I just got back from spending the majority of Easter at a Southern Baptist church, as part of a “Send an Atheist to Church” charity fundraiser. The people were incredibly friendly, and were quite the gracious hosts. As I had expected, this service was a far departure from last Sunday’s more-or-less traditional-style Lutheran service. This particular service was far more…musical. It reminded me of some of the contemporary services that started popping up at my family’s church when I was very young: coffee, singing, a live band, and a sermon tossed somewhere in the middle.
I personally don’t make a habit of listening to Christian music, so I’m typically surprised with the language used when I catch clips of it here and there. So today, I was a bit taken aback to hear what was essentially a full concert. Let’s take a few lines of this one, for example (which was performed at the service):
“He is jealous for me
Love’s like a hurricane, I am a tree
Bending beneath the weight of His wind and mercy”
Now, having seen the wake of a number of hurricanes in my life, I do not typically describe them as merciful. Particularly to trees.
Here’s a few more lines from another song that was featured:
“You are our one desire
You alone are holy
Only You are worthy
God, let Your fire fall down
Let our shout be Your anthem
Your renown fill the skies
We are here for You, we are here for You”
To give you an idea of what that song was like live: the background screen on stage featured the lyrics played over a fireball.
A flaming hurricane of love and mercy. Right. Got it.
None of the other songs were nearly as…unsettling…as those two. They mostly just reminded me of a particular episode of South Park. And again, the people in the congregation that we met were all incredibly friendly. It was just the music that I found to be a bit off-putting. Well, that and the sermon; where the preacher-dude tried to cover the debate over the universe’s origins. That was just a little bit painful to watch. Overall though, it was hardly overt science-bashing; just blind faith promotion. It was a sermon, after all. He also went into a long metaphor on puppets and strings that I found to be a bit silly, in particular in how he tried to incorporate free will into the mix.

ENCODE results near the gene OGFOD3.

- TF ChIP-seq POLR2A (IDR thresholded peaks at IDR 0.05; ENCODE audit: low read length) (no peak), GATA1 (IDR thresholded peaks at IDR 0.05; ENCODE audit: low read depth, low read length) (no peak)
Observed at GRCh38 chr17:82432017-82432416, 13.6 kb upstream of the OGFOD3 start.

We all apparently only get to choose what we tie our metaphorical “strings” to, but beyond that choice we are all just puppets. I suppose you could say we are all slaves to our value systems, but then are we really being controlled? If you can change your mind about, say, the ethicality of eating meat, then isn’t that relocating a “string” at will? Or if you don’t want to go with that interpretation, is it really a good thing to be so rigid in your thoughts that you are completely non-malleable? That seems to promote willful ignorance and cognitive dissonance on a…oh right. Sermon. At least it was thought-provoking, which is more I can say for many that I have heard.
Anyway, the experience overall wasn’t all that bad at all. It was certainly a far cry from some of the mundane services I grew up with. They clearly have a tight-knit church community that contributes and volunteers around the city, which I always see as a good thing. They also have what is essentially a coffee shop outside of their sanctuary, which I thought was a particularly cool layout idea for a church.
We wound up having a pleasant lunch with a few members of the congregation, making all sorts of nice small talk. As of yet, we haven’t run into any people associated with any of the churches that have treated us negatively. Over the two services we’ve been to so far, we’ve just had a number of kind and civil conversations. I’d like to think that this will hold out throughout the course of this project, but I’m at best cautiously optimistic.
For those spending the long weekend with family, enjoy the time. For all the rest of you heathens, there is a new Game of Thrones episode tonight. I’m pumped.